So when my own time comes to join the choir invisible or whatever, God forbid, I hope someone will say, “He’s up in Heaven now.” Who really knows? I could have dreamed all this.

  My epitaph in any case? “Everything was beautiful. Nothing hurt.” I will have gotten off so light, whatever the heck it is that was going on.

  Humanists, having received no credible information about any sort of God, are content to serve as well as they can, the only abstraction with which they have some familiarity: their communities. They don’t have to join the A.H.A. to be one.

  Yes, and this booklet of my conversations with the dead-and-buried was created in the hope that it would earn a little bit of money—not for me, but for the National Public Radio station WNYC in downtown Manhattan. WNYC enhances the informed wit and wisdom of its community and mine. I
t does what no commercial radio or TV station can afford to do any more. WNYC satisfies the people’s right to know—as contrasted with, as abject slaves of high-roller publicists and advertisers, keeping the public vacantly diverted and entertained.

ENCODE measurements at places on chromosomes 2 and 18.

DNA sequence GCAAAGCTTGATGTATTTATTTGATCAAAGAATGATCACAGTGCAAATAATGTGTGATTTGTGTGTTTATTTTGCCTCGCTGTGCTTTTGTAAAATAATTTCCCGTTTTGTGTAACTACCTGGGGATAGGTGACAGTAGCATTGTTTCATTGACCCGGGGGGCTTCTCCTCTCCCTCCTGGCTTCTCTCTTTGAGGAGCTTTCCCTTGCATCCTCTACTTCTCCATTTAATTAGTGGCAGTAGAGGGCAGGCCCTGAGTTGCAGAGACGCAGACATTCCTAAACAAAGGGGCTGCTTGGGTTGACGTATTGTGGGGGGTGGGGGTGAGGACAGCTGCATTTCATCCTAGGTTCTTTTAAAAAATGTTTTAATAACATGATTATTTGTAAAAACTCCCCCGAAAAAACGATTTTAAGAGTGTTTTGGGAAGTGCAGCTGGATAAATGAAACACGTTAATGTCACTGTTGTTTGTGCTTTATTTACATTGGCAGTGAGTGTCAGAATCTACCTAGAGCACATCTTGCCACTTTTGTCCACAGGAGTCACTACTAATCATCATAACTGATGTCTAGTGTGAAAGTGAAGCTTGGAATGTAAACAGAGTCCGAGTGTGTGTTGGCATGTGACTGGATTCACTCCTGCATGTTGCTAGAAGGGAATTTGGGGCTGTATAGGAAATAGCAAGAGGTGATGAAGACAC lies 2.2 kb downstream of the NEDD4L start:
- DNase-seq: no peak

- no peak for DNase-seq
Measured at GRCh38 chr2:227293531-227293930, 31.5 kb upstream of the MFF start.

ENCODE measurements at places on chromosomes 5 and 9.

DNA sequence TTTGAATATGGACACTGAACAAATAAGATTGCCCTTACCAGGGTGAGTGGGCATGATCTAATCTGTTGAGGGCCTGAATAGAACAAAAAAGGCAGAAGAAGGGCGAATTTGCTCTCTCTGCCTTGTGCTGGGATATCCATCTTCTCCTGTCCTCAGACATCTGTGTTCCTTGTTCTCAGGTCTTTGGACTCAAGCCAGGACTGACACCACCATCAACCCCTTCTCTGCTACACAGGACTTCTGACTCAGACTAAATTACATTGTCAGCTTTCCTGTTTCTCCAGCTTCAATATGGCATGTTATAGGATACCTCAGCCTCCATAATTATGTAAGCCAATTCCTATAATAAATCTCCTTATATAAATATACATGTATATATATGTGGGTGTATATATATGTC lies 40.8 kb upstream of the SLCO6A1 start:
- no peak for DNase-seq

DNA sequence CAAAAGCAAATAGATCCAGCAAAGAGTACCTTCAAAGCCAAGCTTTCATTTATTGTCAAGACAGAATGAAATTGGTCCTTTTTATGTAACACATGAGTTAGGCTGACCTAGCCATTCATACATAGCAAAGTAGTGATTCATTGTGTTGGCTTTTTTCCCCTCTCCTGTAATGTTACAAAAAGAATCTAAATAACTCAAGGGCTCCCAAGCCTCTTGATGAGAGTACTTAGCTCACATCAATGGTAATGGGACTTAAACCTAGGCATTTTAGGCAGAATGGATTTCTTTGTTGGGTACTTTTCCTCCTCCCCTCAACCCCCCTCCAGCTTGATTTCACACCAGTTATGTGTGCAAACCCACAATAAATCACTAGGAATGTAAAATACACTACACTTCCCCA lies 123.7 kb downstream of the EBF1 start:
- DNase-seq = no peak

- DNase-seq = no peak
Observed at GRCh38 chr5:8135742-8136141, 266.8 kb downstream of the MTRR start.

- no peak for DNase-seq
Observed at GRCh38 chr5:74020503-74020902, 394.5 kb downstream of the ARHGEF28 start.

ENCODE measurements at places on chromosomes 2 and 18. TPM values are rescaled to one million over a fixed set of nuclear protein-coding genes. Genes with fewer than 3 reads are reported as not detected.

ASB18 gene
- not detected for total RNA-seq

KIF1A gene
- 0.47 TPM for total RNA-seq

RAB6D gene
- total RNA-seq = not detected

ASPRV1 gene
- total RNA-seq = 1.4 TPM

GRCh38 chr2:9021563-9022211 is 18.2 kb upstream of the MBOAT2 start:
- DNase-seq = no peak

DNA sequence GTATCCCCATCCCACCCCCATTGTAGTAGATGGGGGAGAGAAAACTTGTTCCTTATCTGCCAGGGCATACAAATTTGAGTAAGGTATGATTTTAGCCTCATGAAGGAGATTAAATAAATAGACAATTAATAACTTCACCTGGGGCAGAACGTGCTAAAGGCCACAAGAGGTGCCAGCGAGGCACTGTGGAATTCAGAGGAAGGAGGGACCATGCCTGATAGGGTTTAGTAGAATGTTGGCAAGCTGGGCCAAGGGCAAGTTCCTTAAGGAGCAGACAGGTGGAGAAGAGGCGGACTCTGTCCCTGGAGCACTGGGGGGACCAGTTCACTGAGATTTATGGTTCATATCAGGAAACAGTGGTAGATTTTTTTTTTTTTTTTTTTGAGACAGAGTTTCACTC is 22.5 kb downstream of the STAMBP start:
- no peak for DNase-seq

Whereas formal religions surely comfort many members of the WNYC staff, that staff’s collective effect on its community is humanism—an ideal so Earthbound and unmajestic that I never capitalize it. As I have used it here, “humanist” is nothing more supernatural than a handy synonym for “good citizenship and common decency.”

  I wish one and all long and happy lives, no matter what may become of them afterwards. Use sunscreen! Don’t smoke cigarettes.

  Cigars, however, are good for you. There is even a magazine celebrating their enjoyment, with male role models, athletes, actors, rich guys with trophy wives, on its covers. Why not the surgeon general? Cigars, of course, are made of trail mix, of crushed cashews and granola and raisins, soaked in maple syrup and dried in the sun. Why not eat one tonight at bedtime?

  Firearms are also good for you. Ask Charlton Heston, who once played Moses. Gunpowder has zero fat and zero cholesterol. That goes for dumdums, too. Ask your senator or senatrix or congressperson if guns, like cigars, aren’t good for you.